On the 7 November 2022, the Council for Advance Tax Rulings released a notice regarding the taxation of qualified personal stock options which is of particular significance for companies preparing to issue qualified stock options to their employees. A company that has issued employee stock options in accordance with Chapter. 11 a. Income Tax Act (1999:1229) and intends to let the acquisition of the shares take place via warrants shall not be subject to withdrawal tax for the transfer of warrants to the option holder.
Qualified Employee Stock Option (Sw: kvalificerade personaloptioner)(“QESO”) gives the employee a right to acquire shares in the company in the future, provided that the conditions according to Chapter. 11 a. Income Tax Act (1999:1229) are fulfilled. These types of options are usually given to the key employees as part of an employee benefit package and are typically subject to certain qualifications, such as length of employment or performance goals.
Since 2018, it has been possible for companies to grant QESOs to its employees without it being considered a benefit and taxed as income if certain conditions were met. The purpose of the regulation was to make it easier to recruit and to retain the key employees in early stage companies.
In the current case, the company would initially grant itself warrants, and when the time to exercise the stock options would come, these warrants would be transferred to the employees which would convert them into shares. The transfer and conversion would usually take place at the same time. Rules for QESOs were formed so that only an ownership interest (Sw: andel) in the company could be acquired and since warrants are not an ownership interest but only a right to convert to shares, it was unclear if the use of warrants in delivery of shares is compliant with the regulation.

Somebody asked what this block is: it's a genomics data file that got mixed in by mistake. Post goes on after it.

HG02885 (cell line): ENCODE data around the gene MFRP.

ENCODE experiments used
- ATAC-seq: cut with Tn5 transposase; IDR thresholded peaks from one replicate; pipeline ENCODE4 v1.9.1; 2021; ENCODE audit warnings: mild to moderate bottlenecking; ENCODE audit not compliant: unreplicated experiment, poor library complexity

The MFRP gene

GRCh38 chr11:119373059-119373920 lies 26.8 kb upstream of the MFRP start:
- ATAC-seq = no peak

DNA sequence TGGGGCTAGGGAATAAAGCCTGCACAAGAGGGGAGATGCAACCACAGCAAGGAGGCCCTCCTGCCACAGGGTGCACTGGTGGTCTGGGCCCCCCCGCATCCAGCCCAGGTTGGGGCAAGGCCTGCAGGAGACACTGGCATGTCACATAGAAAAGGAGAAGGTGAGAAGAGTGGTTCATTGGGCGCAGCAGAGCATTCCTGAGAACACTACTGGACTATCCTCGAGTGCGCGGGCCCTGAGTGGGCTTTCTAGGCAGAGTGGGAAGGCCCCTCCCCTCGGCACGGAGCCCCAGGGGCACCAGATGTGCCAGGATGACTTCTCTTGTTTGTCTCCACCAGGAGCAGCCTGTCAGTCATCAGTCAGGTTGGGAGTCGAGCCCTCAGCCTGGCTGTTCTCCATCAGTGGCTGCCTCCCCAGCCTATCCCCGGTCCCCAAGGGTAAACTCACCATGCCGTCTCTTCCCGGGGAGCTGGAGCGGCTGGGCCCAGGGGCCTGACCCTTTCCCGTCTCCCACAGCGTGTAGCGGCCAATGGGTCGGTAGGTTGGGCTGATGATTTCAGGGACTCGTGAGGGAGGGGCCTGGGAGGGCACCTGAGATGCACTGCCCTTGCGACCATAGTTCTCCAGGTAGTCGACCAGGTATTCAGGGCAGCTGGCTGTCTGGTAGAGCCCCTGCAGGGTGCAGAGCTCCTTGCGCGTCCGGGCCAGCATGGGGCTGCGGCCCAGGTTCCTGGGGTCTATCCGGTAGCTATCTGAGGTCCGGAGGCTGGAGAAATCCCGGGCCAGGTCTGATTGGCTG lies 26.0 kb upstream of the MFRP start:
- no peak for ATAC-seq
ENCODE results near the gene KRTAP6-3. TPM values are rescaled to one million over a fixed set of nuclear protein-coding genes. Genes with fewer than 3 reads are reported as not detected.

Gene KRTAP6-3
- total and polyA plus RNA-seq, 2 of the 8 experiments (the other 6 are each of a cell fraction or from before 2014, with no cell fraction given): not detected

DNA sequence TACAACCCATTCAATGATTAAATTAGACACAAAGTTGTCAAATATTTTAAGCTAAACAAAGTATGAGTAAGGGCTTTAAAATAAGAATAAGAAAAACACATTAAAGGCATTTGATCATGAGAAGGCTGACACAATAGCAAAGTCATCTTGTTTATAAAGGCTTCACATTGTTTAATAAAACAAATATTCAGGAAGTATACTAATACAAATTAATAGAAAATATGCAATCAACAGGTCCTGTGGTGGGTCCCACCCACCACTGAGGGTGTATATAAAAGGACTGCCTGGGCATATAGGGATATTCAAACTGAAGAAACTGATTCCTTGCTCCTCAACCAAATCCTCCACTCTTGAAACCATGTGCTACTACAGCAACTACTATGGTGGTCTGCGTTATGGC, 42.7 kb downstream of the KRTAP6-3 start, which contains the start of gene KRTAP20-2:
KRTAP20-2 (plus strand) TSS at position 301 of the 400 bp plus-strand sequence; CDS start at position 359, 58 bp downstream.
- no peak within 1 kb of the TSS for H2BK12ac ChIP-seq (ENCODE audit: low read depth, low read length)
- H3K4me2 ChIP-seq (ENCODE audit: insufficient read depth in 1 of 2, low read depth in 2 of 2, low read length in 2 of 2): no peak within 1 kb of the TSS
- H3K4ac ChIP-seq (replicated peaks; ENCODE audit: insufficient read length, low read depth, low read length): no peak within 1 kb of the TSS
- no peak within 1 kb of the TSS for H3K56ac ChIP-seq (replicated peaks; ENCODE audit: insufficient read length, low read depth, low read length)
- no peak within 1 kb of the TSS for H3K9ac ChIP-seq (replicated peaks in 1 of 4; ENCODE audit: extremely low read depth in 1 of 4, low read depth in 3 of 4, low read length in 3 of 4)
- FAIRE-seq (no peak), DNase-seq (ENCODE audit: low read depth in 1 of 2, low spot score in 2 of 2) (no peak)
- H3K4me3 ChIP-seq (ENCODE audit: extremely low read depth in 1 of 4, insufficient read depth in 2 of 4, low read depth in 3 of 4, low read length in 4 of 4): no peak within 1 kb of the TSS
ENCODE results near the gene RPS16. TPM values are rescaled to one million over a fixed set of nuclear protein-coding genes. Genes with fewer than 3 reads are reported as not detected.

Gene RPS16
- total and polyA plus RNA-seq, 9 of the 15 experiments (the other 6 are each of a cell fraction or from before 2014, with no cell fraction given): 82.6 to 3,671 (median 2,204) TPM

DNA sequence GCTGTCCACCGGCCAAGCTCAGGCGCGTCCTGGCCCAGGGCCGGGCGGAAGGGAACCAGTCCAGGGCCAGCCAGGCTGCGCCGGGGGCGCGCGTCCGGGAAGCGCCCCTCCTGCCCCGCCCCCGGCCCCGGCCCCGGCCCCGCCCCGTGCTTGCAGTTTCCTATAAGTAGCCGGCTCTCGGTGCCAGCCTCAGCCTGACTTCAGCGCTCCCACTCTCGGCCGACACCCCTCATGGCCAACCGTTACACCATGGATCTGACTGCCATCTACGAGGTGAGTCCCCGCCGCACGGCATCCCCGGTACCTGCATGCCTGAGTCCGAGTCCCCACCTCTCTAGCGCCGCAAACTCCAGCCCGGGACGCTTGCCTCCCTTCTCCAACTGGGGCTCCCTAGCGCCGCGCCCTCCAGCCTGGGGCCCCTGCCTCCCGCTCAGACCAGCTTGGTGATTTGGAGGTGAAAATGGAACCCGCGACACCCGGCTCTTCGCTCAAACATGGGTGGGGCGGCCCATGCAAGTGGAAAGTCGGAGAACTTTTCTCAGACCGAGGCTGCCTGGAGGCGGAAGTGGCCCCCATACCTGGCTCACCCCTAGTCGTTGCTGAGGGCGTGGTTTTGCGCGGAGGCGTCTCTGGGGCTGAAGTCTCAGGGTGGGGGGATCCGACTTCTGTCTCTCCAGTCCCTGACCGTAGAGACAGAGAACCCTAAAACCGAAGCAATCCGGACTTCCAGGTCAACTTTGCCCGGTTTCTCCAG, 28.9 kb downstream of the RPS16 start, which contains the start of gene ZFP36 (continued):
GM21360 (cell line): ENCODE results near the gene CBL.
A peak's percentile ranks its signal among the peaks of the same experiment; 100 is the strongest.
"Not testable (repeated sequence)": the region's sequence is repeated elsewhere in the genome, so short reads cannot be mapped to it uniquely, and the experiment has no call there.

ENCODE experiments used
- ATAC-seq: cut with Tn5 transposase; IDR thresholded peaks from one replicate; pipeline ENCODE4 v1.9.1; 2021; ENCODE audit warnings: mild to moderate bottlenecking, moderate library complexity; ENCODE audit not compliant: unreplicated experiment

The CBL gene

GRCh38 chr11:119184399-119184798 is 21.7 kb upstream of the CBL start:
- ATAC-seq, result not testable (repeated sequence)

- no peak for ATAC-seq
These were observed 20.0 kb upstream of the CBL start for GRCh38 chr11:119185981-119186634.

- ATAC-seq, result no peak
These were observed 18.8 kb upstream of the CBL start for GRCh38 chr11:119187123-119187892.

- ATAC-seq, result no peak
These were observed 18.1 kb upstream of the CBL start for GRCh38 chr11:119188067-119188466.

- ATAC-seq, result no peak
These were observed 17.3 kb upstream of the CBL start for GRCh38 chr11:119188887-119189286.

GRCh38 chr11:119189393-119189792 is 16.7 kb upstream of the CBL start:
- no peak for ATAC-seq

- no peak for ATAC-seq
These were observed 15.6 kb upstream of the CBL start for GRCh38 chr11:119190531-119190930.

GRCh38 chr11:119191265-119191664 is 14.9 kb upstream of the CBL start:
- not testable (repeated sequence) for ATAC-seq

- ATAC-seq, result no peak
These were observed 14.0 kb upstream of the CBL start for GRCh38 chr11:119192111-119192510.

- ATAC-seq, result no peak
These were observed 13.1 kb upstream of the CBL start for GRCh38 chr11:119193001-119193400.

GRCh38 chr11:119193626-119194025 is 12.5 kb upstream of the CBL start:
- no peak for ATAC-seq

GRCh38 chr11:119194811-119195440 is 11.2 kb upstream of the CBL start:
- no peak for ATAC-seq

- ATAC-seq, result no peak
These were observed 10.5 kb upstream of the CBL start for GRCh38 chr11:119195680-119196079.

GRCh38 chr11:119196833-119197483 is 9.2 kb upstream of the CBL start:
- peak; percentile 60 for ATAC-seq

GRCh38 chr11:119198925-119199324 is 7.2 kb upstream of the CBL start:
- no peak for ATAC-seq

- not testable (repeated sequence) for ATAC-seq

Both the Council for Advance Tax Ruling (the “Council”) and the Supreme Administrative Court said that warrants can be used in the delivery of shares when employees exercise their QESOs. For the employees, this meant that warrants could be obtained without any compensation when exercising QESOs to ensure the future delivery of the shares.
Two years after the Supreme Administrative Court’s ruling, a new issue emerged requiring clarification from the Council. Specifically, the Council was asked to determine whether a company that transferred warrants to option holder, without any compensation, would be subject to withdrawal tax (Sw: uttagsbeskattning) since a transfer of warrants without any compensation would normally result in withdrawal taxation.
The Council does not think that taxation should be implemented and the reasoning behind it is that, the transfer of warrants should not be perceived as a distinct transaction but merely as part of the option holder's purchase of shares in the company, which is in line with (HFD 2020 ref. 39.).
As stated in the previous ruling from the Supreme Administrative Court the purpose of the QESO is to facilitate the growth of the early stage companies that are lacking the access to capital to recruit and retain people that are important for the business. The Council’s opinion is that a withdrawal taxation would be contrary to the purpose of the legislation.
We will be monitoring the appeal that was made to the Supreme Administrative Court and the outcome of the ruling. If your company is interested in issuing qualified employee stock options or have any questions don't hesitate to contact us at email@example.com.
Written by Amila Briga